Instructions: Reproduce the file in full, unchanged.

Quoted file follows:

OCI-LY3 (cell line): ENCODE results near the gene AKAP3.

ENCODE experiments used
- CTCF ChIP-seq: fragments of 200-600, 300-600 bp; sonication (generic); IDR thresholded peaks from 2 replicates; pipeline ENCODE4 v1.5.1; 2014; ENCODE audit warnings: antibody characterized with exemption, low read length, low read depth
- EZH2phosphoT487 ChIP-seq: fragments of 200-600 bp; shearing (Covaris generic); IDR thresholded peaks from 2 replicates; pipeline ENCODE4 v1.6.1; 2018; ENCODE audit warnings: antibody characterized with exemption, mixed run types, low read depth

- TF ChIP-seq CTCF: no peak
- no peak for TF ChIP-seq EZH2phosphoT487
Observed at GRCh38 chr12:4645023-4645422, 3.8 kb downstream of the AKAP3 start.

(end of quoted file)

OCI-LY3 (cell line): ENCODE results near the gene AKAP3.

ENCODE experiments used
- CTCF ChIP-seq: fragments of 200-600, 300-600 bp; sonication (generic); IDR thresholded peaks from 2 replicates; pipeline ENCODE4 v1.5.1; 2014; ENCODE audit warnings: antibody characterized with exemption, low read length, low read depth
- EZH2phosphoT487 ChIP-seq: fragments of 200-600 bp; shearing (Covaris generic); IDR thresholded peaks from 2 replicates; pipeline ENCODE4 v1.6.1; 2018; ENCODE audit warnings: antibody characterized with exemption, mixed run types, low read depth

- TF ChIP-seq CTCF: no peak
- no peak for TF ChIP-seq EZH2phosphoT487
Observed at GRCh38 chr12:4645023-4645422, 3.8 kb downstream of the AKAP3 start.